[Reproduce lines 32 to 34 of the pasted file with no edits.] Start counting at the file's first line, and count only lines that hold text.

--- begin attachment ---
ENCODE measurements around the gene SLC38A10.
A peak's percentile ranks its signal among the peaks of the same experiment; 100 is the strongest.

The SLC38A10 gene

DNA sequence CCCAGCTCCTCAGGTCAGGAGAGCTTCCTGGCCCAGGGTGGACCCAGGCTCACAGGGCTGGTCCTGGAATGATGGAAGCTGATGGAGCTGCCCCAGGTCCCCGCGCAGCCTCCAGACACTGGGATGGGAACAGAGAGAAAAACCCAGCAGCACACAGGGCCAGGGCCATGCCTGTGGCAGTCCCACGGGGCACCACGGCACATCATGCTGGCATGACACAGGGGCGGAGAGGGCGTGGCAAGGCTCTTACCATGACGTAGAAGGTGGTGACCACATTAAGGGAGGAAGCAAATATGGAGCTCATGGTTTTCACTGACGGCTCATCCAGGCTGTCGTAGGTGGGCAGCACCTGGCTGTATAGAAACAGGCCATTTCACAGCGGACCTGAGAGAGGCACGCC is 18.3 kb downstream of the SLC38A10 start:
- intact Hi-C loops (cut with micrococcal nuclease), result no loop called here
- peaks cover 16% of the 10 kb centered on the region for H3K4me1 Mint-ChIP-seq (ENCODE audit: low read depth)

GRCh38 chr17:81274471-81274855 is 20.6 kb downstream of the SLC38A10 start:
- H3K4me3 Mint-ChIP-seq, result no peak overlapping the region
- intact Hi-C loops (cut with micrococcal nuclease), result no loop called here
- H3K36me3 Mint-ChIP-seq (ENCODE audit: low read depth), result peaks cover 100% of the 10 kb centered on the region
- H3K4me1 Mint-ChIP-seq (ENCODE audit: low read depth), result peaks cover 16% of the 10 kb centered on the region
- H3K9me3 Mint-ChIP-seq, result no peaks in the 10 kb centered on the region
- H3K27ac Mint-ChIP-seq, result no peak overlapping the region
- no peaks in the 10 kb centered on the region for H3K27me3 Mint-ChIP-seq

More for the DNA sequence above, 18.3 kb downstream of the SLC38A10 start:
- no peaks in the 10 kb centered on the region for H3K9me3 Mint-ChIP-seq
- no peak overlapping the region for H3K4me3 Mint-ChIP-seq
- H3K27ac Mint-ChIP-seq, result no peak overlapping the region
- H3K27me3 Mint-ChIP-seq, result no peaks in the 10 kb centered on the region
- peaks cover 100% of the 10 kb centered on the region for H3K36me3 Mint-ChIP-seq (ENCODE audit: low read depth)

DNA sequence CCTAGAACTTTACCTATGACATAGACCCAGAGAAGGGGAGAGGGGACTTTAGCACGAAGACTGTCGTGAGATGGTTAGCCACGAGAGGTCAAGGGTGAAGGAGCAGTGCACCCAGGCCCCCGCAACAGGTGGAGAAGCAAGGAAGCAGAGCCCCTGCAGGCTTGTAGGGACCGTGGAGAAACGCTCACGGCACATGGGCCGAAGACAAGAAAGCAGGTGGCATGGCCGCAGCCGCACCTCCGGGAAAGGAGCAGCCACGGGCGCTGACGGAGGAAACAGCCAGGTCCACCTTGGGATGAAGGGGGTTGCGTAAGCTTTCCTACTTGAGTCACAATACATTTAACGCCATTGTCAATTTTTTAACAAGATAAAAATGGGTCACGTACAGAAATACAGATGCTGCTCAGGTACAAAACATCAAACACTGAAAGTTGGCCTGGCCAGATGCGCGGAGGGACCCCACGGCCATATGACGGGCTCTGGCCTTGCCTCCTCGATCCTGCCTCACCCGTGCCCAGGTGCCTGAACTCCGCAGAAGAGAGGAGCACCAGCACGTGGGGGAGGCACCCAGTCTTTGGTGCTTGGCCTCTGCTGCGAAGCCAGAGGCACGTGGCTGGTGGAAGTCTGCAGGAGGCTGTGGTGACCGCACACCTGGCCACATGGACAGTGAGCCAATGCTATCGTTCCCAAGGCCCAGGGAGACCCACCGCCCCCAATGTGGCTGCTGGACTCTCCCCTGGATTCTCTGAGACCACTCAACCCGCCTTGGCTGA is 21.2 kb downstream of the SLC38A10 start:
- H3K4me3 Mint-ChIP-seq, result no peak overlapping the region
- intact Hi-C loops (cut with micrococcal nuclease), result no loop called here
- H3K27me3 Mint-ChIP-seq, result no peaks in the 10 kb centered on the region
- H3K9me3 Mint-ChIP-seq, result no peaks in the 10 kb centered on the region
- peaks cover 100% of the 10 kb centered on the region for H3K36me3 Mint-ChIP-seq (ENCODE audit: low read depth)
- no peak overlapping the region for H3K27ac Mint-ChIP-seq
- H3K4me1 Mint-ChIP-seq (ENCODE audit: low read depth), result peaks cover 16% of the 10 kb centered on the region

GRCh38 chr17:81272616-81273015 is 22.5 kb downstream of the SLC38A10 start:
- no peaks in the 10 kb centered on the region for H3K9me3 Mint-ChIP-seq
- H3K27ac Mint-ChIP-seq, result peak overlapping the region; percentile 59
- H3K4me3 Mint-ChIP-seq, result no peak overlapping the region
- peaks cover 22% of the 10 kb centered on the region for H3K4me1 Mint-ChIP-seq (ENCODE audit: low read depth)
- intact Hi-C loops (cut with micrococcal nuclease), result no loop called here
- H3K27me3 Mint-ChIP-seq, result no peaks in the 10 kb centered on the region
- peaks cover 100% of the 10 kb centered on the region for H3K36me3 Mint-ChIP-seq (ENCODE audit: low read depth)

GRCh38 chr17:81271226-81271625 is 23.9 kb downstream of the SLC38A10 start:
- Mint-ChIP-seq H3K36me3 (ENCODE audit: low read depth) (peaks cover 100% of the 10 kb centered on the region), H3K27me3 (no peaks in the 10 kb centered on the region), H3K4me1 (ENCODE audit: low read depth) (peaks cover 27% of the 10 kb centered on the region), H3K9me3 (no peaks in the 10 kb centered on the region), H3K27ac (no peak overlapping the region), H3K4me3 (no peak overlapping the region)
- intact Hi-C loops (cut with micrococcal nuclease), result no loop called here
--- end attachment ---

- H3K4me3 Mint-ChIP-seq, result no peak overlapping the region
- peaks cover 22% of the 10 kb centered on the region for H3K4me1 Mint-ChIP-seq (ENCODE audit: low read depth)
- intact Hi-C loops (cut with micrococcal nuclease), result no loop called here